July 13, 2009
Step Up to the Sustainability Plate with VE-Gaia
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Step Up to the Sustainability Plate with VE-Gaia
By Susan Smith
Over the years, bridging the gap between architects and engineers has been heavily debated and discussed, but has proved more critical on projects doing sustainable design. Integrated Building Analysis Software (IES) builds software solutions to address this gap and make the design process much more accessible to a larger number of stakeholders in the building process.
software in a way with which we actually design workflows for them through the software that matches and tells them what to do. It makes the process easier for them to use the software while they’re just learning and alternatively if they are only using the software every month or two, they don’t have to remember all the ways of navigating. It becomes a very easy task for them and at the same time it allows us to guide them through the process much more effectively.”
The Toolkits feature a Sustainability Toolkit which includes the ability to compare energy carbon for the Architecture 2030 Challenge requirements, and analyze heating and cooling, solar shading and daylighting credit.
VE-Gaia shares gbXML connectivity with VE-Toolkits, and plug-ins for both Revit and SketchUp. Architects can do LEED compliance and urban design analysis by adding plug-ins. “When an architect wants to consider what to build on a site, he or she needs to have an idea of what the climate is like,” said McLean. “We have climate metrics, if I press on a button, when I set the model I show where the site is located in the world, and it tells me information about the climate, it tells it’s dominated by wind, solar radiation on the south and west walls, and information about the temperatures, about the diurnal temperature swing (difference between minimum and maximum
temperatures each day). We give advice on how to interpret this information, for example, we’re trying to do the interpretation of the information for the customer and it gives them some guidance about what it means.”
McLean said with this release, IES is really changing the entire scope of how they present information to people – to make it easier for them to understand numbers on graphs and make analysis easier on that side. “This is what the overview is about, giving the designer information such as natural resources, what’s the potential for solar, etc. and guidance on what materials to use.”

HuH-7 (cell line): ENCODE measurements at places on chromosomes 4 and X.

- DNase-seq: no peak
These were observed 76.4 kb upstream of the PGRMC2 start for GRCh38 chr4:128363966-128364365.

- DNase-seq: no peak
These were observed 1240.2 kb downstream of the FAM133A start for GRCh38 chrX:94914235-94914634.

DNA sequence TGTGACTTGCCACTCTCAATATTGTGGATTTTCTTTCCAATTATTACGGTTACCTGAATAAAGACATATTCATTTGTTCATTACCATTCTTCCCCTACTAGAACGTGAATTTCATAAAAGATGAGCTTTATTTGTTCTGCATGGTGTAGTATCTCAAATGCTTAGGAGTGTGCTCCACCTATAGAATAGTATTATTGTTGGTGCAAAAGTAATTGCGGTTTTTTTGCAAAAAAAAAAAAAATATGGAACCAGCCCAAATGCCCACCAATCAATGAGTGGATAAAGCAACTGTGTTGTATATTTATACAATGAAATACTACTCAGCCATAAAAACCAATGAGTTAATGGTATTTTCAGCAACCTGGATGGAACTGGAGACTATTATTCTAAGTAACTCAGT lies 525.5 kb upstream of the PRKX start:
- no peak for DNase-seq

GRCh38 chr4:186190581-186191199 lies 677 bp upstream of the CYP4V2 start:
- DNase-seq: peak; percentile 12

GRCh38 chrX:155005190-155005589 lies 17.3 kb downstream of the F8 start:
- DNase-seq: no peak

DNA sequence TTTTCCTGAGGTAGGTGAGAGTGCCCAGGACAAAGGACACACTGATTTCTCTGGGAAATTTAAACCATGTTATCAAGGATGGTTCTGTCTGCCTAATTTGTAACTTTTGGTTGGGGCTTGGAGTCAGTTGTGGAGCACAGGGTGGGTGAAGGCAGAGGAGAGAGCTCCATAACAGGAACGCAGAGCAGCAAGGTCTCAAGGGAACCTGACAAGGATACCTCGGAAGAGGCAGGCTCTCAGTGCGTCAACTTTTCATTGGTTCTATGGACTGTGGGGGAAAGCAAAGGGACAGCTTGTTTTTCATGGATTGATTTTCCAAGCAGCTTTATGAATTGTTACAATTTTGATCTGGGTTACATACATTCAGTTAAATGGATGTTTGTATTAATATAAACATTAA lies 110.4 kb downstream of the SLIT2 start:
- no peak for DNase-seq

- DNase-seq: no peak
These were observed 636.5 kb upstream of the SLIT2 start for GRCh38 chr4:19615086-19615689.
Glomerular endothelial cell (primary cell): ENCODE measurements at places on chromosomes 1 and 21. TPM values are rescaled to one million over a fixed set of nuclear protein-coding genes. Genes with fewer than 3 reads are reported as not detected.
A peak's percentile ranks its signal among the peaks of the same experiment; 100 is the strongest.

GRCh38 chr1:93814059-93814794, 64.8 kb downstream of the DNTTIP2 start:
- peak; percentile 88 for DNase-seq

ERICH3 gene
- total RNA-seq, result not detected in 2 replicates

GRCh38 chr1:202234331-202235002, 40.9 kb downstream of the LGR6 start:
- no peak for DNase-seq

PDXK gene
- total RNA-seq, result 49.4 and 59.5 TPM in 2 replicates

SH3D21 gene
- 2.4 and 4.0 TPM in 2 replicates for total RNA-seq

The data can be set up to review all the ways water will be used in a building, for example, and specify wastewater and whether you will use rain or gray water in the analysis. The same type of information such as graphs, summary data, and some notes on how to interpret data are included in this release.
VE-Gaia also allows users to assess carbon technology and photovoltaic cells, wind turbines, biomass, absorption cooling, low carbon solutions, and electricity. “You can do simulation analysis with all the different types of renewable technology you might want to consider,” said McLean.
Architects can get an idea of how a building will perform, and work to try to get a building as sustainable as possible with high quality information and what is the best orientation. “Normally an architect doesn’t have this quality of information at this stage of the design process, as there are not that many radical changes later, they can talk to client and all members of the design team,” McLean said. “What we’re hoping is this will enable the architect to have confidence to be more innovative and aggressive about what they do in terms of reducing carbon emissions from buildings.”
Typically an engineer will take three to four weeks to perform LEED energy analysis and give it back to the architect. “The trouble is they can’t monitor how they’re performing against this credit as it goes through the design process.”
With the LEED assessment feature, a user can bring in a model, set up different types of baseline rooms and tags. The user can group the types of elevators, rooms, lobbies, etc. together to make the assignation of data much easier. This is automatically done, so that the user can send the necessary report to the U.S. Green Building Council (USGBC) which will give them all the information about their study.
The model can incorporate design changes to see what effect the changes have, and the model can be passed on to someone else and back to the architect very quickly.
Usually the architect doesn’t know the amount of credit they’re likely to get until after schematics or late in the process as this information has not historically been available to him/her. At that stage the chance of making a change is greatly reduced. Having that process set out as a workflow allows the user to follow a step-by-step process, and from that simple model, an architect can just check for energy credit. Then he can bring down the cost by trying design changes and see what effect changes have, and can monitor all that through the process.
The software allows the architect to communicate better with other members of the design team and the client, and is able to monitor the process, then carry that through the whole process so it can be as sustainable as possible – without having to learn a complicated energy analysis software program.
There is more training needed with VE-Gaia than with the VE-Toolkits, according to McLean, but still users can learn in little over a day how to do a LEED assessment of energy credit.
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